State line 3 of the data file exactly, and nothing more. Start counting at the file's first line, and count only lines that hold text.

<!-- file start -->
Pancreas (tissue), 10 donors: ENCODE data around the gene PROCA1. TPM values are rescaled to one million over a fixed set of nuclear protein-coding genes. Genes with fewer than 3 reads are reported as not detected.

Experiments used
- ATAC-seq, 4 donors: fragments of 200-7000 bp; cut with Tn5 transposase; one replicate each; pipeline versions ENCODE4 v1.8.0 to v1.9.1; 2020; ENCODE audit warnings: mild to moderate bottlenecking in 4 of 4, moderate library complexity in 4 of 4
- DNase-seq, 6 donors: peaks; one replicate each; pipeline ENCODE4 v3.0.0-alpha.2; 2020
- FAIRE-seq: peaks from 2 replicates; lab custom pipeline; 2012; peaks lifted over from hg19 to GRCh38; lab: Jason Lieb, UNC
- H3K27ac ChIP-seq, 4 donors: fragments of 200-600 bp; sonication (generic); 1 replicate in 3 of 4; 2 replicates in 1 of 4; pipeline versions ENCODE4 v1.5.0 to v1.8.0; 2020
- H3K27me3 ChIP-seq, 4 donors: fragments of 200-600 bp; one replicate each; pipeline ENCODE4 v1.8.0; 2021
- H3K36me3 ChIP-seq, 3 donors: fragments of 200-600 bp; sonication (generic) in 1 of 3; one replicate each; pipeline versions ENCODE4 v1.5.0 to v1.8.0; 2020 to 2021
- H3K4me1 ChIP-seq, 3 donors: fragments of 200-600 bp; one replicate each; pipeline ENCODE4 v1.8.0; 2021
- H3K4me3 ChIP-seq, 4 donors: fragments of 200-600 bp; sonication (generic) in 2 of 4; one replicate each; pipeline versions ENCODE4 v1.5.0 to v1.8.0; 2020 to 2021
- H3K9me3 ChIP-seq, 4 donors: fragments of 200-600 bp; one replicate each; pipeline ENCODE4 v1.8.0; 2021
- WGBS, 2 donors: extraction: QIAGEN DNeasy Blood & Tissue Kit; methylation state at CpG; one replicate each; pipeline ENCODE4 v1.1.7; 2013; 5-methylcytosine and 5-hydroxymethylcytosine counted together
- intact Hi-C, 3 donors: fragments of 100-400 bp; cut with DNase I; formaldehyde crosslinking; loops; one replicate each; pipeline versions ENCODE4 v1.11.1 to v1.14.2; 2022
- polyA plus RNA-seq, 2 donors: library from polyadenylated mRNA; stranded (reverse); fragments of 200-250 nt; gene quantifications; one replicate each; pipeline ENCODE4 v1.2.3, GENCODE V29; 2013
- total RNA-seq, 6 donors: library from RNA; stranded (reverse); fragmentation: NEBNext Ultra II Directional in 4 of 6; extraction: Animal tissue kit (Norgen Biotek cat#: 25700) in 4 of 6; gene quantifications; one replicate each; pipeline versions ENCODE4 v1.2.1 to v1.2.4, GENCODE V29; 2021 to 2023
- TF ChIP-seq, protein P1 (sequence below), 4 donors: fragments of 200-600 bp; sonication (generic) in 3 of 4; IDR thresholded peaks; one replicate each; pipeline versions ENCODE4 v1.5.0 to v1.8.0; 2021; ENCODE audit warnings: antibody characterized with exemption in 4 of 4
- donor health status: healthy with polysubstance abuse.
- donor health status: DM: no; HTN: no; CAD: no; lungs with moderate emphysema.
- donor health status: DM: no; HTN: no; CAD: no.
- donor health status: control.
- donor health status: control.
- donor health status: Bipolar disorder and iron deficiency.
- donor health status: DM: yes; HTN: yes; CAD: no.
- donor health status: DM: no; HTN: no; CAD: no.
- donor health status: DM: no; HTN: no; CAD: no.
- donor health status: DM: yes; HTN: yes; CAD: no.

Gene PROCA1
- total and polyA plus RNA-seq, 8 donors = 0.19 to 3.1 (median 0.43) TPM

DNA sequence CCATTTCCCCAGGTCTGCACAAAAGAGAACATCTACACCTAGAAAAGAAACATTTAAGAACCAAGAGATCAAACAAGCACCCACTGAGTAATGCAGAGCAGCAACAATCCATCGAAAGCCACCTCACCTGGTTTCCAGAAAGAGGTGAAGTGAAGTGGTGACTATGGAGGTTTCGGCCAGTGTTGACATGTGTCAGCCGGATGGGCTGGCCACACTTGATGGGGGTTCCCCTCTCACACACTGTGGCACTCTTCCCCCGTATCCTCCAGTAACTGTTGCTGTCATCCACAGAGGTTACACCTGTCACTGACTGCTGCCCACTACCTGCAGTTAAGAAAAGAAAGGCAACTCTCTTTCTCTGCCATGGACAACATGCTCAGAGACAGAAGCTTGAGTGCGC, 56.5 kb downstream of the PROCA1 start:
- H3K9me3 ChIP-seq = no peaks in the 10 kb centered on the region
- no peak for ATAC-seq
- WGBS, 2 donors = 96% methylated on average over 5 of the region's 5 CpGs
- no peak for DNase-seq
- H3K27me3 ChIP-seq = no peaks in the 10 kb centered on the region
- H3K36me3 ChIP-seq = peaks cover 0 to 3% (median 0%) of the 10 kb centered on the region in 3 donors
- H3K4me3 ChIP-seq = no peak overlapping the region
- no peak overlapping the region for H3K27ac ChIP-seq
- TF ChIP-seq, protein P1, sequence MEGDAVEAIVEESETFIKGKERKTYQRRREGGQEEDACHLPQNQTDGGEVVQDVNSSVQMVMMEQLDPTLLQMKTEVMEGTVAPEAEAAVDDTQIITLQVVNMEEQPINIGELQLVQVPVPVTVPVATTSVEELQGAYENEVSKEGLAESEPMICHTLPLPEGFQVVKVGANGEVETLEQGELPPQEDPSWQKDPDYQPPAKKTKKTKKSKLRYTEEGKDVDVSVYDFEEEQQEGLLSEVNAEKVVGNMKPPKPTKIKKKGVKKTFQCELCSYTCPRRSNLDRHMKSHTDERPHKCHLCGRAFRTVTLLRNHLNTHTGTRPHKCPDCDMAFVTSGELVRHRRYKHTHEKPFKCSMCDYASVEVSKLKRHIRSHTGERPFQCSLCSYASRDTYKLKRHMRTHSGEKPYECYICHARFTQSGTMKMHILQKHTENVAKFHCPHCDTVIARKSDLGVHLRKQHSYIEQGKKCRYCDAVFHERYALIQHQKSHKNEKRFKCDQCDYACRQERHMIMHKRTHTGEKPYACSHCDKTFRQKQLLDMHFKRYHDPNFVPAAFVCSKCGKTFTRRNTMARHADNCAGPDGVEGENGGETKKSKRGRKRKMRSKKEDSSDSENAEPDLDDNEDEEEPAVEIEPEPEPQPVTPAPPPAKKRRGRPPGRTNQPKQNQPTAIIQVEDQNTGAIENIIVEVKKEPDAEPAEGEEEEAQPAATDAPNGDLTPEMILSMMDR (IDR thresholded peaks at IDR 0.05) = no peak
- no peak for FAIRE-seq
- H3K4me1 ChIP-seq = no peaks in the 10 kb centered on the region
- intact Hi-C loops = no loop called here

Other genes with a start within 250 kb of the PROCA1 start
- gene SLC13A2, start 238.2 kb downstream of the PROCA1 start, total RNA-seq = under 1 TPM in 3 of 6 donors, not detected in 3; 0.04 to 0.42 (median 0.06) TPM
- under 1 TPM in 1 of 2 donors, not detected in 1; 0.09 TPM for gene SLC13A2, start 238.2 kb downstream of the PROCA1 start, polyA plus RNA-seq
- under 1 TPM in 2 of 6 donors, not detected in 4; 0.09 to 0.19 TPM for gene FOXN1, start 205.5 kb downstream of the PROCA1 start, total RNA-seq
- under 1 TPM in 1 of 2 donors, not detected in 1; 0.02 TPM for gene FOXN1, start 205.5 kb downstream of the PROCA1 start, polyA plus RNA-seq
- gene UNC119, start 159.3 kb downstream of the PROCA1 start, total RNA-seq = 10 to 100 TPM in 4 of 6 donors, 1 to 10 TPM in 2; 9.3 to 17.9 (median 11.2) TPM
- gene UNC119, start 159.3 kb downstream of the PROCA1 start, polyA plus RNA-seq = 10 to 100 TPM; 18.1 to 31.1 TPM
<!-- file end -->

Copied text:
- ATAC-seq, 4 donors: fragments of 200-7000 bp; cut with Tn5 transposase; one replicate each; pipeline versions ENCODE4 v1.8.0 to v1.9.1; 2020; ENCODE audit warnings: mild to moderate bottlenecking in 4 of 4, moderate library complexity in 4 of 4